FILE - This June 6, 213 file photo shows the sign outside the National Security Agency (NSA) campus in Fort Meade, Md. The National Security Agency declassified three secret U.S. court opinions Wednesday, Aug. 21, 2013, showing how it scooped up as many as 56,000 emails and other communications by Americans with no connection to terrorism annually over three years, how it revealed the error to the court and changed how it gathered Internet communications.
(AP Photo/Patrick Semansky, File)A2013
The National Security Agency, working with the British government, has secretly been unraveling encryption technology that billions of Internet users rely upon to keep their electronic messages and confidential data safe from prying eyes, according to published reports Thursday based on internal U.S. government documents.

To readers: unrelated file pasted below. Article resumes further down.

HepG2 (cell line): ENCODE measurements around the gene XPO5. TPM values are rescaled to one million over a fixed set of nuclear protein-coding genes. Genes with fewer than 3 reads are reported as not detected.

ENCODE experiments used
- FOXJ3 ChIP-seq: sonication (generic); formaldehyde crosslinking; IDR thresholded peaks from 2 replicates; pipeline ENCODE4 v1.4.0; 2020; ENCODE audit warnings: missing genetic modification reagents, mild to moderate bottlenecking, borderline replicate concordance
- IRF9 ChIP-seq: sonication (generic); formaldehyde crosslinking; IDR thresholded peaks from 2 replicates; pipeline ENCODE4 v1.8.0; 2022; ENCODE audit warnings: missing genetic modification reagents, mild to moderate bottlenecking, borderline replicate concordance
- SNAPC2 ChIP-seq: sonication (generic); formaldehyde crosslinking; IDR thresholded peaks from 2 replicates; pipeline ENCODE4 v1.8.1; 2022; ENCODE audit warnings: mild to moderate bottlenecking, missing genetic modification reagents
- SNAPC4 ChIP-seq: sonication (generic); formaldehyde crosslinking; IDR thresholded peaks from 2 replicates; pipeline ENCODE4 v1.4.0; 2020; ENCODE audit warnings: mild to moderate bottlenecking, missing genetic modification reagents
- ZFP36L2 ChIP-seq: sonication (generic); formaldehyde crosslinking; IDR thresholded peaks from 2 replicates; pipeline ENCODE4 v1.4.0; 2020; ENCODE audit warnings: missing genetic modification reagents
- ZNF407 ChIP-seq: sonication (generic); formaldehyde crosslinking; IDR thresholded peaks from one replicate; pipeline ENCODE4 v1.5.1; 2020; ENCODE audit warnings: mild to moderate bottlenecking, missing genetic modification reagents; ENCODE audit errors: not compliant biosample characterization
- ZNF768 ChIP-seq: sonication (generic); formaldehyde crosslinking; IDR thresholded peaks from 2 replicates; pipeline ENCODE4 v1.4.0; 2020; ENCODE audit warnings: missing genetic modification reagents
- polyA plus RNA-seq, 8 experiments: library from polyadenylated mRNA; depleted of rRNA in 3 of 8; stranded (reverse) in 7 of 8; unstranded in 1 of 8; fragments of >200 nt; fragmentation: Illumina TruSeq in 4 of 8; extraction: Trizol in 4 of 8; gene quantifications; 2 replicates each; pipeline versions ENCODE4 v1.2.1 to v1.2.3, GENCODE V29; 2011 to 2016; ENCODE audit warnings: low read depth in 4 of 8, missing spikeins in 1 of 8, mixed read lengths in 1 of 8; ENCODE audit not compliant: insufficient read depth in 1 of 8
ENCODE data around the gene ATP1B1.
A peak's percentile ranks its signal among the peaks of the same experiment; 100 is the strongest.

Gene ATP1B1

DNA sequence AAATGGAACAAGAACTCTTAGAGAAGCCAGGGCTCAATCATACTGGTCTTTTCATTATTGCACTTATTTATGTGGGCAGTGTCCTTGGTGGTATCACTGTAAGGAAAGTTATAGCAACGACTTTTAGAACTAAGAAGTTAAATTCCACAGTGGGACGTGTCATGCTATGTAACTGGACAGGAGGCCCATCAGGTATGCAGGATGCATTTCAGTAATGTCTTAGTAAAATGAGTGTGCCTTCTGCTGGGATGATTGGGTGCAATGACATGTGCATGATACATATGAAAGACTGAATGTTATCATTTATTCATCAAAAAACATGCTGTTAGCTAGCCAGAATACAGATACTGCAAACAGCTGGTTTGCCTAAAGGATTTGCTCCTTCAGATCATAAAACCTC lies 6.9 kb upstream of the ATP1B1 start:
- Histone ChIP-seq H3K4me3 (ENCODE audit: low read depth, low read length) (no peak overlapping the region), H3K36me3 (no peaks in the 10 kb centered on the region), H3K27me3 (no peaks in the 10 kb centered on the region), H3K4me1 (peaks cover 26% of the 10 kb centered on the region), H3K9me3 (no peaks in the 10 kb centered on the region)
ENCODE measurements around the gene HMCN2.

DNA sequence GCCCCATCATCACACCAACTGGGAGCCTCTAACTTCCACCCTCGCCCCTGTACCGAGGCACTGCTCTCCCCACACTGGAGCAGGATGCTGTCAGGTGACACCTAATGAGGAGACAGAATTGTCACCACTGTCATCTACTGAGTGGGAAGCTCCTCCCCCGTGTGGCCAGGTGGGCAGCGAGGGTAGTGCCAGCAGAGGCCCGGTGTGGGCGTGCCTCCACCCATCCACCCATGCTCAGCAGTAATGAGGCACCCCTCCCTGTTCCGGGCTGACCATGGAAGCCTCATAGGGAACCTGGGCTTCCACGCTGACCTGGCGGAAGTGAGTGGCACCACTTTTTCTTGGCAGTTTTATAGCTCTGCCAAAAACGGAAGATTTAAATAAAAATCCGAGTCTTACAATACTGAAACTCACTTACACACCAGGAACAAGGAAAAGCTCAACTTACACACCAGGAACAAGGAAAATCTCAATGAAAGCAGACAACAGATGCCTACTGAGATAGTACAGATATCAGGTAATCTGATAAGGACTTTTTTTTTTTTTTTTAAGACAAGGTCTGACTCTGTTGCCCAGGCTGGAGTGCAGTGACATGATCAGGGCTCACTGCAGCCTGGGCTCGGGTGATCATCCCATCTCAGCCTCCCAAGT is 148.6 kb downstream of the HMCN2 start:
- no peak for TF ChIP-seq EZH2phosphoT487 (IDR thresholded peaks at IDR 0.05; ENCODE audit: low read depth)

The NSA has bypassed or altogether cracked much of the digital encryption used by businesses and everyday Web users, according to reports in The New York Times, Britain's Guardian newspaper and the nonprofit news website ProPublica. The reports describe how the NSA invested billions of dollars since 2000 to make nearly everyone's secrets available for government consumption.
In doing so, the NSA built powerful supercomputers to break encryption codes and partnered with unnamed technology companies to insert "back doors" into their software, the reports said. Such a practice would give the government access to users' digital information before it was encrypted and sent over the Internet.